- Vol. 08
- Chapter 01
A HISTORY OF AVIATION PART 73
As a consequence of the Great Cataclysm and its associated worldwide economic crash all state and commercial airlines were either bankrupted or rendered non-viable. Air fleets were initially grounded and mothballed but then left to rust and fall apart as global Green Recovery programmes gathered momentum. By the time people were ready to once again get up close and personal with scores of strangers in confined spaces, the jet engine had had its day. As fossil fuel production dwindled, any resurrection of the passenger air industry had to languish at the back of queue. While many people were happy to regard air travel as a thing of the past others started to look into that same past for inspiration. A new wave of entrepreneurs began to channel the spirit of the early twentieth century pioneers who had taken to the skies on a wing and a prayer. No design was too outlandish, no technology too obsolete to be dusted off and hastily written up in a business plan. Hot air and old school aerodynamics became the chief weapons in this new battle to overcome gravity. Within a few years, the troposphere was filled with all manner of unregulated flying contraptions, a large proportion of which were both unstable and uncontrolled.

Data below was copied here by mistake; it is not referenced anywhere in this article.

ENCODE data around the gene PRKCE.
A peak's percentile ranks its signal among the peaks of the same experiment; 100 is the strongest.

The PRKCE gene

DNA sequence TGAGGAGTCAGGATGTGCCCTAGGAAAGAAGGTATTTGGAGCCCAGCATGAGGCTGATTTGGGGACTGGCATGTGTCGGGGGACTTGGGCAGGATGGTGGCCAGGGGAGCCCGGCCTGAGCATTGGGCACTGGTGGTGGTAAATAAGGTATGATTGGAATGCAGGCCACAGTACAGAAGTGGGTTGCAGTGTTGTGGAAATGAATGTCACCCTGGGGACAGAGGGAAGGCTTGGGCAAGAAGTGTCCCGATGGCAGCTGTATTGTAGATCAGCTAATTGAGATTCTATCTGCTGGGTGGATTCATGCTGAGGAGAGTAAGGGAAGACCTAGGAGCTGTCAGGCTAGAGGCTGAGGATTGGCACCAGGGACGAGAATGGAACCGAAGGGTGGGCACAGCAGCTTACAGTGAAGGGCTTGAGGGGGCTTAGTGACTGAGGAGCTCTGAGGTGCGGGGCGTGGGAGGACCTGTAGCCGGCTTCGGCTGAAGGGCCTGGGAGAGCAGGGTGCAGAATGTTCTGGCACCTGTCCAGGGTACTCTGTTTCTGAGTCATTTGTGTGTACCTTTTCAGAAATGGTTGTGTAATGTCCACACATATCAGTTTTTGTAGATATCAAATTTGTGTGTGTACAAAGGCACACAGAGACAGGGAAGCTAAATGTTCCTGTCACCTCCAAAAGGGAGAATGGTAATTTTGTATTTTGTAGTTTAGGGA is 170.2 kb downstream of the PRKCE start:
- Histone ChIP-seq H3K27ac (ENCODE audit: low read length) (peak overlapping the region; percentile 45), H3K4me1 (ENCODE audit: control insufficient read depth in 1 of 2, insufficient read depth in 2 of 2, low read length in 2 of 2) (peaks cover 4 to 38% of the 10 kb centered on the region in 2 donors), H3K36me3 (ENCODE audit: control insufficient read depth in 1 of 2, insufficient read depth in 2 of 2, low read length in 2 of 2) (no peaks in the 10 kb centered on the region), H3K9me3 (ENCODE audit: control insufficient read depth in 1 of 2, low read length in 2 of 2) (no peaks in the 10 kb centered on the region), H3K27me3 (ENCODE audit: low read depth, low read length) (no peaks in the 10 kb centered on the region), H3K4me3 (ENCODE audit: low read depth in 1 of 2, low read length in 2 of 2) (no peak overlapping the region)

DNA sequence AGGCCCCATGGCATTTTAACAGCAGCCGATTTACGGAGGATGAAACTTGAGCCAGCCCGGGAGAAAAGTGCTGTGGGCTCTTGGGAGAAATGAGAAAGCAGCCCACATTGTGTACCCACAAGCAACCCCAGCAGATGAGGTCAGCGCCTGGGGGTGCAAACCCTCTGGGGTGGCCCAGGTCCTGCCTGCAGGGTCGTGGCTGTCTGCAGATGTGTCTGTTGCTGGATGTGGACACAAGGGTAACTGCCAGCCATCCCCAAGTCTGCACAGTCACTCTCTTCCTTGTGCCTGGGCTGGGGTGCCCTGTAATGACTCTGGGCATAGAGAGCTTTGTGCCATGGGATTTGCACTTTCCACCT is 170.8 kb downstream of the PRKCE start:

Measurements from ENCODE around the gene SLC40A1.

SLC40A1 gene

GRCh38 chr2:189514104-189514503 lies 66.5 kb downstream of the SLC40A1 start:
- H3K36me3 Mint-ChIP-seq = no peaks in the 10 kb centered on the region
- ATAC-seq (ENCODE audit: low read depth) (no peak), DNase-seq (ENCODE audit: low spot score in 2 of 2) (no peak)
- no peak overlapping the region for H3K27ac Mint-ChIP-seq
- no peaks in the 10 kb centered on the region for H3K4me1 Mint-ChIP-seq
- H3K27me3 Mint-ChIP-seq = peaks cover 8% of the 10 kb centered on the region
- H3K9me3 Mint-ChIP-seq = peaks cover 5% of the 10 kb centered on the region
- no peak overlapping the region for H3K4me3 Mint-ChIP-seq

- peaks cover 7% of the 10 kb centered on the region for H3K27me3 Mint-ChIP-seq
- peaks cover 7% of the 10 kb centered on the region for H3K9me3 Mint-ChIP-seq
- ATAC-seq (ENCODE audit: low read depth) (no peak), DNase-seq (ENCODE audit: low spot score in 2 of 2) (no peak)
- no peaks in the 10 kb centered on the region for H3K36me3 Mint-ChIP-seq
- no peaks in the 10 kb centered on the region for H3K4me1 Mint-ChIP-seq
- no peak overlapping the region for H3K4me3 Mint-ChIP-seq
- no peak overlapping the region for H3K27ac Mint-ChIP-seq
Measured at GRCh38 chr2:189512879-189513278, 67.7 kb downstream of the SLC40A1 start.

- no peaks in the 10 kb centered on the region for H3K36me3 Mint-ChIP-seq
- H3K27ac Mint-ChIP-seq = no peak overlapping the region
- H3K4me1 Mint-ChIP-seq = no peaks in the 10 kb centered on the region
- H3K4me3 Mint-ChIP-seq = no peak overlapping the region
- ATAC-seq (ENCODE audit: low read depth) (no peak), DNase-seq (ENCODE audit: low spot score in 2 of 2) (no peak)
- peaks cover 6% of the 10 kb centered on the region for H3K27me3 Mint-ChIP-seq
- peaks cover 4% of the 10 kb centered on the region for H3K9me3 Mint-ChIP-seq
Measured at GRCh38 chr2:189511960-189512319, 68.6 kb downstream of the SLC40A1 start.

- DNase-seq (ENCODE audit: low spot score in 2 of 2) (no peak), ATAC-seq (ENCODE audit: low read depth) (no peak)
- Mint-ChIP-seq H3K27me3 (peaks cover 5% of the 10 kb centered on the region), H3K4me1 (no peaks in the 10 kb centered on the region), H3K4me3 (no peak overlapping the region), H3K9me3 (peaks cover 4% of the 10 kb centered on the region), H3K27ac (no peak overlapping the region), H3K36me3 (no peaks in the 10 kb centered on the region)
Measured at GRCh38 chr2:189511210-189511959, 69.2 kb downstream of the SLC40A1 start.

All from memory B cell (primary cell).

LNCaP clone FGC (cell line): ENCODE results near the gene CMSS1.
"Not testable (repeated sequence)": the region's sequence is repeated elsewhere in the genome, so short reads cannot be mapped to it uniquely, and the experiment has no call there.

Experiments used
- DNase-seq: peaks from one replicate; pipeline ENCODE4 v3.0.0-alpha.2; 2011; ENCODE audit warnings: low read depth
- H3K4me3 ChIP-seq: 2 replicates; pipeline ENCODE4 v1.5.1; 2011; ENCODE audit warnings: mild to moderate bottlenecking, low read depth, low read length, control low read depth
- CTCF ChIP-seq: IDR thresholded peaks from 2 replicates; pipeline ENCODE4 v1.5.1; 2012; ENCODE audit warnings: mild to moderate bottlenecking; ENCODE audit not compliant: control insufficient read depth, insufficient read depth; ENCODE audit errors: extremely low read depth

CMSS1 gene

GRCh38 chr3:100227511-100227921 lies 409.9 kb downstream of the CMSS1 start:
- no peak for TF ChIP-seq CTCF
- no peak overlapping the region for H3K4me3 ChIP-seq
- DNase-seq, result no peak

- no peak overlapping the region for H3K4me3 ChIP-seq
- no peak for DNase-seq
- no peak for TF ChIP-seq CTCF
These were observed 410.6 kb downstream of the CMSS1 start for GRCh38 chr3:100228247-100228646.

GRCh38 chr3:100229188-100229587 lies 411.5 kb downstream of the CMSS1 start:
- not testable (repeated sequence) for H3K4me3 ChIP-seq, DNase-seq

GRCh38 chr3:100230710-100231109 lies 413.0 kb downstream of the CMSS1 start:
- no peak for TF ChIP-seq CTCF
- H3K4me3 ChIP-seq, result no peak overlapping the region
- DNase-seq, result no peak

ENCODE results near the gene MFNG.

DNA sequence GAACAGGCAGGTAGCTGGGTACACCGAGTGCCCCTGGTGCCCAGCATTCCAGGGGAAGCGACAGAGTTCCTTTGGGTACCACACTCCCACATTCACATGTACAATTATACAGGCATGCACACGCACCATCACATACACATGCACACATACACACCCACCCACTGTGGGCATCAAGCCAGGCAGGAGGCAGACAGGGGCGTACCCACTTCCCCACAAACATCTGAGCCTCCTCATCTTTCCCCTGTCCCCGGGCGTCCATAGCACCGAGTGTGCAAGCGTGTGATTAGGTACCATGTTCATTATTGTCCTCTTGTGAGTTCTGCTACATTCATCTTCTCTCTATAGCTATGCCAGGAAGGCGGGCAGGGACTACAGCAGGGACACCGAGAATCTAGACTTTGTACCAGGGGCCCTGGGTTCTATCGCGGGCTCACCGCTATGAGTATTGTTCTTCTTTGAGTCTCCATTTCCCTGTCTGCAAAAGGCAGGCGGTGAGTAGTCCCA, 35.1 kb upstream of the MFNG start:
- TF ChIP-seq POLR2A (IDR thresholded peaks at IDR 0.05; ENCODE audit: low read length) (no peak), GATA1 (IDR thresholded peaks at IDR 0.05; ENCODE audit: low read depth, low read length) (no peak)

Even if these machines had been capable of following a steered course, rather than being at the mercy of prevailing winds, a state of carnage would still have been inevitable given the lack of Air Traffic Control. As the death toll escalated, governments were left with no choice but to implement a ban on all flights of any kind. Inexorably, this opened the door for state sponsorship on a massive scale to be deployed to reboot national aerospace industries and it was only a matter of time before tanker lorries full of chemicals were rolling into the dormant airports to start defoliating their runways.